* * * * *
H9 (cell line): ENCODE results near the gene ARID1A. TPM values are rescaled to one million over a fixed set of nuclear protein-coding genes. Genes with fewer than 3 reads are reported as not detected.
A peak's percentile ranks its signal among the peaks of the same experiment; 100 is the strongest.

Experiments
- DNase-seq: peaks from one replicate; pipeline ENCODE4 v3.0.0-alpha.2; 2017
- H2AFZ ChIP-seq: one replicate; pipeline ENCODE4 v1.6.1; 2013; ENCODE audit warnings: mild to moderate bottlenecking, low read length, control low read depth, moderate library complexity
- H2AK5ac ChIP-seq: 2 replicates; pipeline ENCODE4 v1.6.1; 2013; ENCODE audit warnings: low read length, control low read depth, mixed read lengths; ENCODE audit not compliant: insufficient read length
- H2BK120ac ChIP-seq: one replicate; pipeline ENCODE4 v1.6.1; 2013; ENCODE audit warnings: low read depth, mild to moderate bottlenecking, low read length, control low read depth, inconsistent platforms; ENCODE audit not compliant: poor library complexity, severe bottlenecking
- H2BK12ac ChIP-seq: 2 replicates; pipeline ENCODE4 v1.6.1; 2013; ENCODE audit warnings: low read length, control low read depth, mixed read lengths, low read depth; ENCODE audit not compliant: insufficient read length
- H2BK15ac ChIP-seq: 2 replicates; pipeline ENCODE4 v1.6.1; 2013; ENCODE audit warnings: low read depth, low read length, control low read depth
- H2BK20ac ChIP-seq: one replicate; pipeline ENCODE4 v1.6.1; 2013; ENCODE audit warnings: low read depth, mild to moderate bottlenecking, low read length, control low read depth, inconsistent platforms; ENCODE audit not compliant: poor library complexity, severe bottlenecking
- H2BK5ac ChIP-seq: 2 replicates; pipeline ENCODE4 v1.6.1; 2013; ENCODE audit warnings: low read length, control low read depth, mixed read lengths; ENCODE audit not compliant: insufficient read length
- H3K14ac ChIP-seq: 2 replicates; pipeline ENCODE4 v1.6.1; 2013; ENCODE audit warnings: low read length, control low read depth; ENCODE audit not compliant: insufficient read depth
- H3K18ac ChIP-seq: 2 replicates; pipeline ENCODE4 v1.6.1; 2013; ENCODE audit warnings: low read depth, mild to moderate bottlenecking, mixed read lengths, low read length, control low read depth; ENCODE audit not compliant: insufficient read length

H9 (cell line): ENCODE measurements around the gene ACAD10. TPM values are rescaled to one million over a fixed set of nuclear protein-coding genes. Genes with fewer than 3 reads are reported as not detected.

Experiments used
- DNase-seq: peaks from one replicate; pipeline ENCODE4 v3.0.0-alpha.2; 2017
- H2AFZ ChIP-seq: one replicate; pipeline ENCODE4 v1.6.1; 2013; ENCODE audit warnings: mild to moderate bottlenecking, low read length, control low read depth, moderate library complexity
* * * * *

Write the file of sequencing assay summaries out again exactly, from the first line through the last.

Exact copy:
H9 (cell line): ENCODE results near the gene ARID1A. TPM values are rescaled to one million over a fixed set of nuclear protein-coding genes. Genes with fewer than 3 reads are reported as not detected.
A peak's percentile ranks its signal among the peaks of the same experiment; 100 is the strongest.

Experiments
- DNase-seq: peaks from one replicate; pipeline ENCODE4 v3.0.0-alpha.2; 2017
- H2AFZ ChIP-seq: one replicate; pipeline ENCODE4 v1.6.1; 2013; ENCODE audit warnings: mild to moderate bottlenecking, low read length, control low read depth, moderate library complexity
- H2AK5ac ChIP-seq: 2 replicates; pipeline ENCODE4 v1.6.1; 2013; ENCODE audit warnings: low read length, control low read depth, mixed read lengths; ENCODE audit not compliant: insufficient read length
- H2BK120ac ChIP-seq: one replicate; pipeline ENCODE4 v1.6.1; 2013; ENCODE audit warnings: low read depth, mild to moderate bottlenecking, low read length, control low read depth, inconsistent platforms; ENCODE audit not compliant: poor library complexity, severe bottlenecking
- H2BK12ac ChIP-seq: 2 replicates; pipeline ENCODE4 v1.6.1; 2013; ENCODE audit warnings: low read length, control low read depth, mixed read lengths, low read depth; ENCODE audit not compliant: insufficient read length
- H2BK15ac ChIP-seq: 2 replicates; pipeline ENCODE4 v1.6.1; 2013; ENCODE audit warnings: low read depth, low read length, control low read depth
- H2BK20ac ChIP-seq: one replicate; pipeline ENCODE4 v1.6.1; 2013; ENCODE audit warnings: low read depth, mild to moderate bottlenecking, low read length, control low read depth, inconsistent platforms; ENCODE audit not compliant: poor library complexity, severe bottlenecking
- H2BK5ac ChIP-seq: 2 replicates; pipeline ENCODE4 v1.6.1; 2013; ENCODE audit warnings: low read length, control low read depth, mixed read lengths; ENCODE audit not compliant: insufficient read length
- H3K14ac ChIP-seq: 2 replicates; pipeline ENCODE4 v1.6.1; 2013; ENCODE audit warnings: low read length, control low read depth; ENCODE audit not compliant: insufficient read depth
- H3K18ac ChIP-seq: 2 replicates; pipeline ENCODE4 v1.6.1; 2013; ENCODE audit warnings: low read depth, mild to moderate bottlenecking, mixed read lengths, low read length, control low read depth; ENCODE audit not compliant: insufficient read length

H9 (cell line): ENCODE measurements around the gene ACAD10. TPM values are rescaled to one million over a fixed set of nuclear protein-coding genes. Genes with fewer than 3 reads are reported as not detected.

Experiments used
- DNase-seq: peaks from one replicate; pipeline ENCODE4 v3.0.0-alpha.2; 2017
- H2AFZ ChIP-seq: one replicate; pipeline ENCODE4 v1.6.1; 2013; ENCODE audit warnings: mild to moderate bottlenecking, low read length, control low read depth, moderate library complexity